max(number) max([number, number]) max(number, number, ...) [number, number].max()
max(3, 5, 4) /* Output: 5 */ /* Assume prop("Num") contains 20 */ [prop("Num"), 13, 5].max() /* Output: 20 */ [1, 2, 3].max(4, 5) /* Output: 5 */ /* Other data types must be converted to number */ max(1, toNumber(true), toNumber("3"), 9) /* Output: 9 */ /* Here, toNumber is used to conver true and "3" to numbers.
Good to know:
max() and min are useful for finding maximum and minimum values across multiple properties. They’re not useful for finding max/min values across multiple database rows.
For that, you’ll want to associate the rows to another common row via a Relation, then use a Rollup to calculate the max value among them. Here’s a small example database.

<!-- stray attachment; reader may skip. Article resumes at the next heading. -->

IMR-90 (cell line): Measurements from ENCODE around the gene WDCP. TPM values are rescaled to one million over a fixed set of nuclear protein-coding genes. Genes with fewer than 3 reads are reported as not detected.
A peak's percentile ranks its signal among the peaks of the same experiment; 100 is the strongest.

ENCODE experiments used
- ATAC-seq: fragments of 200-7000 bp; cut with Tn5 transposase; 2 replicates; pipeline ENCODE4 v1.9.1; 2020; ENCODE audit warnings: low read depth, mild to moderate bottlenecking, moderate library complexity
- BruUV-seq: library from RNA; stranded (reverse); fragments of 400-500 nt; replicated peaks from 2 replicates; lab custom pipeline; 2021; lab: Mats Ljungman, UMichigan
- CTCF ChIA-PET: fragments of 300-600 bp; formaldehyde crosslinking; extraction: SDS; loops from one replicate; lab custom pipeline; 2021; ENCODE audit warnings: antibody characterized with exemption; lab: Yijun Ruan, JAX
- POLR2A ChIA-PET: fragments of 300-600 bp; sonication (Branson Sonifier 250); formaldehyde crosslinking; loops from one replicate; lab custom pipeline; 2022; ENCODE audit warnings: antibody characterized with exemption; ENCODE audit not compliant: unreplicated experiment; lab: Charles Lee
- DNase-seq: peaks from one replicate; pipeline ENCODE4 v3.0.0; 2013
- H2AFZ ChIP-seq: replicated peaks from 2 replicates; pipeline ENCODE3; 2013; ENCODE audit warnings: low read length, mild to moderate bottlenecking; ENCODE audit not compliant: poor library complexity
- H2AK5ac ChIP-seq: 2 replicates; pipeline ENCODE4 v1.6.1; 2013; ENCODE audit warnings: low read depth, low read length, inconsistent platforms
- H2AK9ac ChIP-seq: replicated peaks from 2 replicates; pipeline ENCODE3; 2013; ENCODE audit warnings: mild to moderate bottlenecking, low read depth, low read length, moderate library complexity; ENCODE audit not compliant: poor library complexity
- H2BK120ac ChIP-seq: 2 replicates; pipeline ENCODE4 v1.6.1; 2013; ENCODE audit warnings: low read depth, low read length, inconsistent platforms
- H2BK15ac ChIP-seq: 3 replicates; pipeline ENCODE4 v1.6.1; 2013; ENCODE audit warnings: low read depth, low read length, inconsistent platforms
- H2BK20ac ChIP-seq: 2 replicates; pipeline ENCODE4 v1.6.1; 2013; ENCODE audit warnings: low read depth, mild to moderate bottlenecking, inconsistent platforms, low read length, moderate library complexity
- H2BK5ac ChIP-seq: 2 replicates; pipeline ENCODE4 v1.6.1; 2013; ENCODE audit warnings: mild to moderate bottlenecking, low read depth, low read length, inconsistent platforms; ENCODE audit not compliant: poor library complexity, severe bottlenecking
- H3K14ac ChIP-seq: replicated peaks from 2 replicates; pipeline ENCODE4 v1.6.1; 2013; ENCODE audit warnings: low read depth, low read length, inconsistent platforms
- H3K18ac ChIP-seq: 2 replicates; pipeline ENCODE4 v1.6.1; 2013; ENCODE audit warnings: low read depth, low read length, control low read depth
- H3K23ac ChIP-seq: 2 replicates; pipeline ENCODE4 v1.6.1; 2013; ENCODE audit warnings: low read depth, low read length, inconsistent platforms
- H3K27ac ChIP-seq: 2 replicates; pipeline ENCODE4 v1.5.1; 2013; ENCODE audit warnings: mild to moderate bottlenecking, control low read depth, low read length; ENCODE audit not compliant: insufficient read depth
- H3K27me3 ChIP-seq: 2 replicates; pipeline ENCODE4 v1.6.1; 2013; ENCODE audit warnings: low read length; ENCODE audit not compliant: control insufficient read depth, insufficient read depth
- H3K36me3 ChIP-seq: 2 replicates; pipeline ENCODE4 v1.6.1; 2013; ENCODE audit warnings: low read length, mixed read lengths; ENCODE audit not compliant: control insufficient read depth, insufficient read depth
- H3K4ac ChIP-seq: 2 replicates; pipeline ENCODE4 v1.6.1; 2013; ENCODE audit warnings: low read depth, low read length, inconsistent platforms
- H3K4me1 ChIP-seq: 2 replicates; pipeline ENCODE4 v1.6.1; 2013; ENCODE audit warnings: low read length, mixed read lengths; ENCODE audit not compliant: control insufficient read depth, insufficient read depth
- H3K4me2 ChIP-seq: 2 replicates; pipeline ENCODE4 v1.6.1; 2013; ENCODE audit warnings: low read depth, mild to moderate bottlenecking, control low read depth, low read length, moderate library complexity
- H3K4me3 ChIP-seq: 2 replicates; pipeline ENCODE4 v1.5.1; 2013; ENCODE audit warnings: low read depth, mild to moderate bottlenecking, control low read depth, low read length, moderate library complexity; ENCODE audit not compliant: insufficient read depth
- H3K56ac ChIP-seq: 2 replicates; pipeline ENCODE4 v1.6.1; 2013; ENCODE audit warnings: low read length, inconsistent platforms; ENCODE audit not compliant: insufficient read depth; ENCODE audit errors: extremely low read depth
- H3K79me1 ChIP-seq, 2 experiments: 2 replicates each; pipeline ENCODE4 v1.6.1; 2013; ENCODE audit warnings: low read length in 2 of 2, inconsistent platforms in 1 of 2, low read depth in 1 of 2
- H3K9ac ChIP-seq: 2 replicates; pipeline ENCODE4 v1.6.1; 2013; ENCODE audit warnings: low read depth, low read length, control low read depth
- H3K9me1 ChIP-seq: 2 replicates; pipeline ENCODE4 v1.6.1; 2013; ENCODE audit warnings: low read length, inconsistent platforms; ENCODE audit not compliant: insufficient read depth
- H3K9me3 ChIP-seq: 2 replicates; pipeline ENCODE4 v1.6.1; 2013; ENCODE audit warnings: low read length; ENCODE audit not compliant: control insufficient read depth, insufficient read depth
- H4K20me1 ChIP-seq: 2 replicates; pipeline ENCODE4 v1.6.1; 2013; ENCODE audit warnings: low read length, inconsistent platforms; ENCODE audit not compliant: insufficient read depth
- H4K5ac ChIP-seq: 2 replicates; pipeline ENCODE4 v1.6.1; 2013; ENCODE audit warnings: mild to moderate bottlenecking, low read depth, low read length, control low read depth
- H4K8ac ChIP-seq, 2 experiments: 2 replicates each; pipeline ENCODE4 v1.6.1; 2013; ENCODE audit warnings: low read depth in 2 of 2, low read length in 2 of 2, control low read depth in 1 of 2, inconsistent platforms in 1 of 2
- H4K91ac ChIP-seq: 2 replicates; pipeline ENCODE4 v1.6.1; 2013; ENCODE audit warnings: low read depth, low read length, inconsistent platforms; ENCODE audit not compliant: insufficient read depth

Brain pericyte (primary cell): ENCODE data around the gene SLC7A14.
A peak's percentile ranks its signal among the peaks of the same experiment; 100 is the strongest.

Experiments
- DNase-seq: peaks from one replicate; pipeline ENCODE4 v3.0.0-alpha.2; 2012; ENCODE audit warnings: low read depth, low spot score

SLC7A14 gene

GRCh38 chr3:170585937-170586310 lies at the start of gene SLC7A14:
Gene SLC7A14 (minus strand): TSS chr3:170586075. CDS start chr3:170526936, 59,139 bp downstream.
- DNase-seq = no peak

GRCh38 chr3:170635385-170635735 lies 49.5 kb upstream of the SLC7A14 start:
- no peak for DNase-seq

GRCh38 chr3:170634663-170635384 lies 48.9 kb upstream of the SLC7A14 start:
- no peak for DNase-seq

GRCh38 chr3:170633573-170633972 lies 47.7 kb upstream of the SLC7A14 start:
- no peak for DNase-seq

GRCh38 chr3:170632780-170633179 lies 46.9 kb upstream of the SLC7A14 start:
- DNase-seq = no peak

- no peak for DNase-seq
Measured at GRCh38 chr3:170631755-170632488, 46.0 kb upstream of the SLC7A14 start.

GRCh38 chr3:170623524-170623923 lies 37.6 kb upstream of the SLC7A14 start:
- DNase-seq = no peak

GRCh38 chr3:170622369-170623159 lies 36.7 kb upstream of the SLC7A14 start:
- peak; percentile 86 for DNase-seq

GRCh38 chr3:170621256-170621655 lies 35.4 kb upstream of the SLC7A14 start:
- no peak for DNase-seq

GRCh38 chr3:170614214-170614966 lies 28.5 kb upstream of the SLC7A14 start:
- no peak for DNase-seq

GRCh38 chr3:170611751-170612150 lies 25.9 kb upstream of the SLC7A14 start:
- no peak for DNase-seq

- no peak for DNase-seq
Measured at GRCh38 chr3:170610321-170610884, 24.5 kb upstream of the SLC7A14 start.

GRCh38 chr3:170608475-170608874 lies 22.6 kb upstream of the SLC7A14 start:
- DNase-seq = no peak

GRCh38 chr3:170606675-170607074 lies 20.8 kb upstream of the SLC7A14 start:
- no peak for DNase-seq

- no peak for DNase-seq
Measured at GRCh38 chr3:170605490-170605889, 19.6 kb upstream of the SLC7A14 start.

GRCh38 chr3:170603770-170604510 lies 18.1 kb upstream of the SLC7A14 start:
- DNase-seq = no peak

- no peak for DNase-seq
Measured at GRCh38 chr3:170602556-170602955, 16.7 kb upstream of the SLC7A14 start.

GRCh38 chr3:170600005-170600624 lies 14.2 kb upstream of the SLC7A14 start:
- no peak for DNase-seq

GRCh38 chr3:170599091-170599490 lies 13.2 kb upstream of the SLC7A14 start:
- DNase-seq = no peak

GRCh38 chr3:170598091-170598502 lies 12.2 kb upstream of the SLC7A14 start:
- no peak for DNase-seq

This approach still has limitations, but since Notion hasn’t provided a true query language for its database feature, it’s the best we can currently do (unless you create an external tool via the official API).
The example database below contains quarterly sales data for a fictional company. The Max property displays the dollar amount from the best quarter, while the Best Quarter property displays which quarter had the best performance.
max(prop("Q1"), prop("Q2"), prop("Q3"), prop("Q4"))
max() accepts numbers or number properties.
Here, we simply pass each quarter’s property to the
max() function in order to find the maximum quarterly sales value.
if( prop("Q1") == prop("Max"), "Q1", if( prop("Q2") == prop("Max"), "Q2", if( prop("Q3") == prop("Max"), "Q3", "Q4" ) ) )
Here’s an example of how we can make
max() more useful.
Using a nested if statement, we compare the numeric value of each quarter property to that of the Max property.
If a quarter’s value matches that of the Max property, we output that quarter’s name.